Drones hunting for black carbon

Drones hunting for black carbon

April 19, 2011

Drones from Norut will during a seven-week period map how long range transport of black carbon influences the melting of snow and ice in the Arctic.

Norut Tromsø has set up a “district office” in Ny-Ålesund, which will remain open until May 16. And there is a good reason why scientists and engineers will experience spring in the far north this year.

The scientists want to learn more about the degree to which long range transport of black carbon influences the reflection of the sun and consequently the speed of melting of snow and ice in the Arctic. Black carbon can originate for instance from industry, forest fires and volcanic eruptions in various countries and be transported far northwards by wind or precipitation.

 

Measuring reflection

Norut’s unmanned aerial vehicles (UAV) are equipped with a spectrometer, an instrument used to measure the amount of light sent down towards the surface of the ice or snow and how much light is reflected back. The instrument can also measure the size of particles and provide information about how these change during the melting season.

The drones will also be equipped with an onboard camera and they will carry out meteorological measurements of temperature, humidity and air pressure which will be analysed along with the data from the spectrometer.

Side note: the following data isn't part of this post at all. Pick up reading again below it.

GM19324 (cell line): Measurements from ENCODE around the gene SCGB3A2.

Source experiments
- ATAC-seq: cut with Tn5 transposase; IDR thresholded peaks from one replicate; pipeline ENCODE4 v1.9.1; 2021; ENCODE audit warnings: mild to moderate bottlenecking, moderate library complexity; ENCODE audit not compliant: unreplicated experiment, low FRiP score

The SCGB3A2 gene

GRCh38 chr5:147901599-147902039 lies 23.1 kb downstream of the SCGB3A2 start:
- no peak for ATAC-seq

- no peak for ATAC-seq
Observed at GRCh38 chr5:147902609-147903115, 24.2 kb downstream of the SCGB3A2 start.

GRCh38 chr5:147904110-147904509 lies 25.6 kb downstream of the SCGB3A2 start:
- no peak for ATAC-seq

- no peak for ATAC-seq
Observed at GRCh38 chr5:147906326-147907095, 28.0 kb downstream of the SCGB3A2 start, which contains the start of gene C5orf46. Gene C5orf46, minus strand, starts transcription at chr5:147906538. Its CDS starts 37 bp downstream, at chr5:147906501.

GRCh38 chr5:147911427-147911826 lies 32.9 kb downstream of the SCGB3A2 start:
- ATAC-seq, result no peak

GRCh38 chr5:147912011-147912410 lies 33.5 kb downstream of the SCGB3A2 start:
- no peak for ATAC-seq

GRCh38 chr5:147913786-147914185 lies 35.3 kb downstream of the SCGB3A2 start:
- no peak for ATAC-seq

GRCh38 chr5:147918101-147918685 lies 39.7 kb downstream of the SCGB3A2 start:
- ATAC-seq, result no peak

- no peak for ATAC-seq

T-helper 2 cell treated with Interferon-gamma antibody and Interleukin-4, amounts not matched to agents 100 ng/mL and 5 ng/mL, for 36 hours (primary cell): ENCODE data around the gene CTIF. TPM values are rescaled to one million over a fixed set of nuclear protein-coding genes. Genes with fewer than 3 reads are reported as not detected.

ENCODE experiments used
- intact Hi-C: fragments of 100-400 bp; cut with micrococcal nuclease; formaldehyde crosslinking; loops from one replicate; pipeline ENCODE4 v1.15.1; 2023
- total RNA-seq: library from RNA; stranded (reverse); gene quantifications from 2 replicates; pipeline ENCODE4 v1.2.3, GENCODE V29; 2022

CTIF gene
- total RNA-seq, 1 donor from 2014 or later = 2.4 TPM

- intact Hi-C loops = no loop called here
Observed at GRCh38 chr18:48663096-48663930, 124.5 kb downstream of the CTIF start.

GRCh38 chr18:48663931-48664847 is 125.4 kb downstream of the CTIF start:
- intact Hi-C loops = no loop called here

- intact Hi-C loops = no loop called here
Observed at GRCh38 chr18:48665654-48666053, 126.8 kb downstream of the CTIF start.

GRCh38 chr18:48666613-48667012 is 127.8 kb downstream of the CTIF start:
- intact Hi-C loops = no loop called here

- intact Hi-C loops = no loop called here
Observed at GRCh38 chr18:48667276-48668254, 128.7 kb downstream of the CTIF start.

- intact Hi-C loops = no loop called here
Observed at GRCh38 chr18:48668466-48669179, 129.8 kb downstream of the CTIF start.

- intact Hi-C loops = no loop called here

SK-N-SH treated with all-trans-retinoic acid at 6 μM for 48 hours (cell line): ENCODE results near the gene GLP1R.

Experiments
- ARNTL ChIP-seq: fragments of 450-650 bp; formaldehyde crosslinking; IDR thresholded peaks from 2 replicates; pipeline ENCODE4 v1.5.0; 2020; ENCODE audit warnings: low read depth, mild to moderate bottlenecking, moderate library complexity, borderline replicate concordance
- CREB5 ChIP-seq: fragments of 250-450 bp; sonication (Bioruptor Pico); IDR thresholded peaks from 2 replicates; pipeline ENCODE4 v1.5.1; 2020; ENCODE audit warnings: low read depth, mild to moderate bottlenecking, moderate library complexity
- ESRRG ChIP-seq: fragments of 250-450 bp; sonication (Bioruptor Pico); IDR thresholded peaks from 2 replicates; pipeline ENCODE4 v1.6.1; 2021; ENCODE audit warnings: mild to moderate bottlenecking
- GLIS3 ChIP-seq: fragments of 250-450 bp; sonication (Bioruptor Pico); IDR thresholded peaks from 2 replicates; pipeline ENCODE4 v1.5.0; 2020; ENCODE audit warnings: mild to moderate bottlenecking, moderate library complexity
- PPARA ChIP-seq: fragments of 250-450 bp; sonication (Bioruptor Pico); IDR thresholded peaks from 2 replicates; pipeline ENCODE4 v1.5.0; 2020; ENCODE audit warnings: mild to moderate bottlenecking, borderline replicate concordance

The research operation in Svalbard is part of the project Variability of Albedo Using an Unmanned Aerial Vehicle (VAUUAV).

Norut will not be alone at 79 °N during the seven-week period. Other participants from Norway are the Norwegian Institute for Air Research (NILU) and the Norwegian Polar Institute (NPI), which will among other things take snow samples from the ground which may be combined with the measurements from the air.

Drones from several countries

Research groups from the National Oceanic and Atmospheric Administration (NOAA) in USA and the Arctic and Antarctic Research Institute (AARI) in Russia are also participating with drones for the research operation.

The drones from USA are somewhat smaller than Norut’s ones, and are equipped with onboard particle sampling instruments. The American aircraft collect particles which are analysed continuously and the results are conveyed to the ground while the drones are still in the air.

The Russian participants have small electronic drones equipped with meteorological sensors and video systems which can store continuous image mosaics of the snow, sea ice and icebergs.

A team of scientists from Germany and Italy is also in Ny-Ålesund and will participate with small manned aircraft for just a week of the operation.

Follow the project blog on NILU’s website.

Wide variety of uses

Norut’s UAVs can be used for many different purposes, including:

 

  • Climate research and environmental surveillance
  • Oil spills
  • Measurement of snow and ice reservoirs
  • Control of power lines
  • Safety regarding shipping traffic
  • Search and rescue operations
  • Measurement of ash particle concentrations
  • Measurement of radioactivity

 

But the focus this spring is on black carbon and the melting of snow and ice.